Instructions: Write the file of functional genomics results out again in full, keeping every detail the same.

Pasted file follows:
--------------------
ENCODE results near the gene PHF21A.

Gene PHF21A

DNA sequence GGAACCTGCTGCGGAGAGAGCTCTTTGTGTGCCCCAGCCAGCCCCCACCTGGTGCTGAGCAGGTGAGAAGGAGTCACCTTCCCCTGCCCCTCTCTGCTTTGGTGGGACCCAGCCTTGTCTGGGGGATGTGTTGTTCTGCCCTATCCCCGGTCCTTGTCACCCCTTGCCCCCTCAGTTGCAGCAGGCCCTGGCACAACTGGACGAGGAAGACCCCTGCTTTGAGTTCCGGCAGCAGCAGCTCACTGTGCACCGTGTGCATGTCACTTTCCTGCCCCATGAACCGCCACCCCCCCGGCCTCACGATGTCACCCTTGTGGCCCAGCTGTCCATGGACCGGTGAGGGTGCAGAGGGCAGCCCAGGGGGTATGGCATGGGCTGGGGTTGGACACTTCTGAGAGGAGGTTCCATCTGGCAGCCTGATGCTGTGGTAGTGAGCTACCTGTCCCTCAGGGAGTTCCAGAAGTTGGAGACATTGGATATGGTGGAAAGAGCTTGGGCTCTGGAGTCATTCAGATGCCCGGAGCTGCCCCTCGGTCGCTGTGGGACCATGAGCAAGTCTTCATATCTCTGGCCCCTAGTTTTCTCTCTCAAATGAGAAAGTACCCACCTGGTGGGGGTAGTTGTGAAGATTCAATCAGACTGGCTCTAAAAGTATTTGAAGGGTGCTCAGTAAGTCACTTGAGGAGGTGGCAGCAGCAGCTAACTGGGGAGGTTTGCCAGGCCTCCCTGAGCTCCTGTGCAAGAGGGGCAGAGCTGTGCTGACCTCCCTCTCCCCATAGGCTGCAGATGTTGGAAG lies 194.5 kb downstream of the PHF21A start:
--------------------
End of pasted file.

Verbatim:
ENCODE results near the gene PHF21A.

Gene PHF21A

DNA sequence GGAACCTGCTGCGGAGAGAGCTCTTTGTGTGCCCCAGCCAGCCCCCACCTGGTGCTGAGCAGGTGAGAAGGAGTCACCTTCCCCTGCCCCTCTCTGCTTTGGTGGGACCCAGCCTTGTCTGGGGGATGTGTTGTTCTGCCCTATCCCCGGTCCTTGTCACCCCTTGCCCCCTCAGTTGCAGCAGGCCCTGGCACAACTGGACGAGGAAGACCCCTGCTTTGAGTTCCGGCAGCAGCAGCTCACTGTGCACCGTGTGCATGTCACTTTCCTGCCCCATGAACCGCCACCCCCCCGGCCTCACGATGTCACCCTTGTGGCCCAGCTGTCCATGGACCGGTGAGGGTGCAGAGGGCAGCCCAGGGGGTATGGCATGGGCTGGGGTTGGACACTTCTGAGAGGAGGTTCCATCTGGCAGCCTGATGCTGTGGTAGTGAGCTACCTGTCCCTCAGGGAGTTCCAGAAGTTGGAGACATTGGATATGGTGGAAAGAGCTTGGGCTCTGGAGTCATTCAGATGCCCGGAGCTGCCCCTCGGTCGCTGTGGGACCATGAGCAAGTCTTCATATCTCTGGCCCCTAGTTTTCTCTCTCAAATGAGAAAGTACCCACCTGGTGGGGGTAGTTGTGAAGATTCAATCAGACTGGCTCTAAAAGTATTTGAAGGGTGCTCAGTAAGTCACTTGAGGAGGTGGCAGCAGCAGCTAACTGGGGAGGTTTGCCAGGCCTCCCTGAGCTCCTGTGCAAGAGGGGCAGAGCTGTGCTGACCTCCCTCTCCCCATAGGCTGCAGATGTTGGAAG lies 194.5 kb downstream of the PHF21A start: